Another excellent example of a rich Aglianico-based red is Aglianico del Taburno, from the province of Benevento in Campania. Though not as intense as Taurasi, the best examples of Aglianico del Taburno can drink well for 10-15 years; look for offerings from Fontanavecchia and Fattoria La Rivolta, among others.

Aglianico is also a major variety of the neighboring region of Basilicata, most notably in Aglianico del Vulture, the finest regional red. Best producers of this wine include Terre degli Svevi, Grifalco, Elena Fucci and Paternoster.

There are also Aglianico-based wines that are made in a more approachable style, and are meant for drinking as soon as three or four years after the vintage; a great example of this is “Rubrato” from Feudi di San Gregorio. Many of these wines are labeled as Aglianico Irpinia (DOC) Aglianico Campania or Aglianico Beneventano (IGT); along with the Rubrato, there are notable offerings from Mastroberardino, Donnachiara and Di Meo.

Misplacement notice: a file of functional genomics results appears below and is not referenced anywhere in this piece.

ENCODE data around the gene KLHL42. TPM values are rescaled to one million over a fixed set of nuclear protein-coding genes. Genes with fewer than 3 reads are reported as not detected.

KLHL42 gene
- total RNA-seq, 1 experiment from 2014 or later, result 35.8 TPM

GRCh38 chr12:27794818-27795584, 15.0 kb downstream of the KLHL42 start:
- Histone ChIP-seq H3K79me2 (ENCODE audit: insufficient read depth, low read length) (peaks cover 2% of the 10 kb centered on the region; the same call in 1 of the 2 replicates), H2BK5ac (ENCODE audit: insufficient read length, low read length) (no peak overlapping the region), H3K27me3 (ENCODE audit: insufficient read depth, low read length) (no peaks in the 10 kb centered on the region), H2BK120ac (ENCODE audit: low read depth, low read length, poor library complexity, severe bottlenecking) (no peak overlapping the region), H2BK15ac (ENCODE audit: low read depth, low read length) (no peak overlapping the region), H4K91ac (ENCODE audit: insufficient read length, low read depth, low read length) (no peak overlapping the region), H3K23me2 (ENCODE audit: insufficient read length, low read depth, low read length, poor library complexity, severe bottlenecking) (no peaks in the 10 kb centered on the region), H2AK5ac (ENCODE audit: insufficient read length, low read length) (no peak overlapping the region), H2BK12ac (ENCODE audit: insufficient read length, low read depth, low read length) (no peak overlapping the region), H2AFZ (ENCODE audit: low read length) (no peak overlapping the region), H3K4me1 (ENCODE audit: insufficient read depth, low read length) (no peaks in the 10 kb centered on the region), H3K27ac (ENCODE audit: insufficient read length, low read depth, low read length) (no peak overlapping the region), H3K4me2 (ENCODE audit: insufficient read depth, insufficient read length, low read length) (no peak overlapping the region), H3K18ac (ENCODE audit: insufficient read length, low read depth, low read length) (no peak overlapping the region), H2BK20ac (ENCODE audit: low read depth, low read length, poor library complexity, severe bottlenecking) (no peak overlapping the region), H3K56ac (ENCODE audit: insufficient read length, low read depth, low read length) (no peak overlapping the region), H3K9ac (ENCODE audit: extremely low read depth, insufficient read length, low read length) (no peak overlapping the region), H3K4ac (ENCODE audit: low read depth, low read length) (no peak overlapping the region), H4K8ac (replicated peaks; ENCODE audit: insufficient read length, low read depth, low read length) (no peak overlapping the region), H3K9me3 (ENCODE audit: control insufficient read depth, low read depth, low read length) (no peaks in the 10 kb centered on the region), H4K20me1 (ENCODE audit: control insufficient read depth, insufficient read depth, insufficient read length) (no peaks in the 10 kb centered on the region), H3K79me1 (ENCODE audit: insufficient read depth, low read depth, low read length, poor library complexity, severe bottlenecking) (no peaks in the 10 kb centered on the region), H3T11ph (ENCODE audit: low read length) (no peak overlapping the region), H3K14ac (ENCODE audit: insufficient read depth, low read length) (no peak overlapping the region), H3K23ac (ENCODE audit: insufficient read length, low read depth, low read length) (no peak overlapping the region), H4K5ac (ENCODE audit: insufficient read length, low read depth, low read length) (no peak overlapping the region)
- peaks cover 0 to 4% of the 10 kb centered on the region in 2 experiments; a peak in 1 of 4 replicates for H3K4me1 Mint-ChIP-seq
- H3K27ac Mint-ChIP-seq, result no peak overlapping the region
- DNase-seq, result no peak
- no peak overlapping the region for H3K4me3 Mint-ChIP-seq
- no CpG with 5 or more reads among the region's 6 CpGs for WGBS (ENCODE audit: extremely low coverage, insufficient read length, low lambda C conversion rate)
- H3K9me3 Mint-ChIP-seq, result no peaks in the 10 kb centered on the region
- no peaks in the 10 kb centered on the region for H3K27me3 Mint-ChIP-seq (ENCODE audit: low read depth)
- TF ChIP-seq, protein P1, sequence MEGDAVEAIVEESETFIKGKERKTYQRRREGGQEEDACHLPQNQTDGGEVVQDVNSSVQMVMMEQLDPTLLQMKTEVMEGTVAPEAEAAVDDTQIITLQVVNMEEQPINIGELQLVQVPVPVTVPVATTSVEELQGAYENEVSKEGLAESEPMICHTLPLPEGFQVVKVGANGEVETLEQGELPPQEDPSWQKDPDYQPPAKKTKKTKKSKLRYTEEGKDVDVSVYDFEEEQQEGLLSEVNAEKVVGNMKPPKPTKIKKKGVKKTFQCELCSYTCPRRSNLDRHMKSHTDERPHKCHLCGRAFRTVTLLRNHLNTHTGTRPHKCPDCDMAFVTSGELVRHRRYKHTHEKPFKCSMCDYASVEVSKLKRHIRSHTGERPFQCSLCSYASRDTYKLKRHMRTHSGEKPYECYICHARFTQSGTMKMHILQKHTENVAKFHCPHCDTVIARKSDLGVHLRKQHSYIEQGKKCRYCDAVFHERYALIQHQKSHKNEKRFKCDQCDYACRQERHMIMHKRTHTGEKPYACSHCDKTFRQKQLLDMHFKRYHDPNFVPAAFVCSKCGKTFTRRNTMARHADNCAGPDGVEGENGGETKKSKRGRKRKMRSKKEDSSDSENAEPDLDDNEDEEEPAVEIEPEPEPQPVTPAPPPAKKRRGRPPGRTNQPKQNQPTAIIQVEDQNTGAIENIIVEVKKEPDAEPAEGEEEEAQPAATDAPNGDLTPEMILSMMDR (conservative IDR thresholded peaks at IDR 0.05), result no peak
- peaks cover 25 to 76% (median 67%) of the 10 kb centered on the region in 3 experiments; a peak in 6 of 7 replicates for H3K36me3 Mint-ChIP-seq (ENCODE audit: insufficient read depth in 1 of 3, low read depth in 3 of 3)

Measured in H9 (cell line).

Arneis (white) – Arneis is one of the most widely recognized white varieties in the Piedmont region today, but a little more than 50 years ago, it was practically extinct. The variety was so little thought of by local farmers that they planted it between rows of Nebbiolo, to attract birds looking for a sweet treat.

Today, Arneis, especially in the Roero district, is a highly successful variety, as Roero Arneis has become a staple among Piedmont’s white wines; dry, and generally aged without any wood, the wines offer flavors of pear and melon, with notes of almond and subtle herbal character in the finish. While the standard belief is that these wines are best enjoyed within 3-5 years of the vintage, numerous examples do age as long as a decade. Best producers include Malvirà; Deltetto; Marco Porello; Giuseppe Negro; Monchiero Carbone; Vietti and Bruno Giacosa.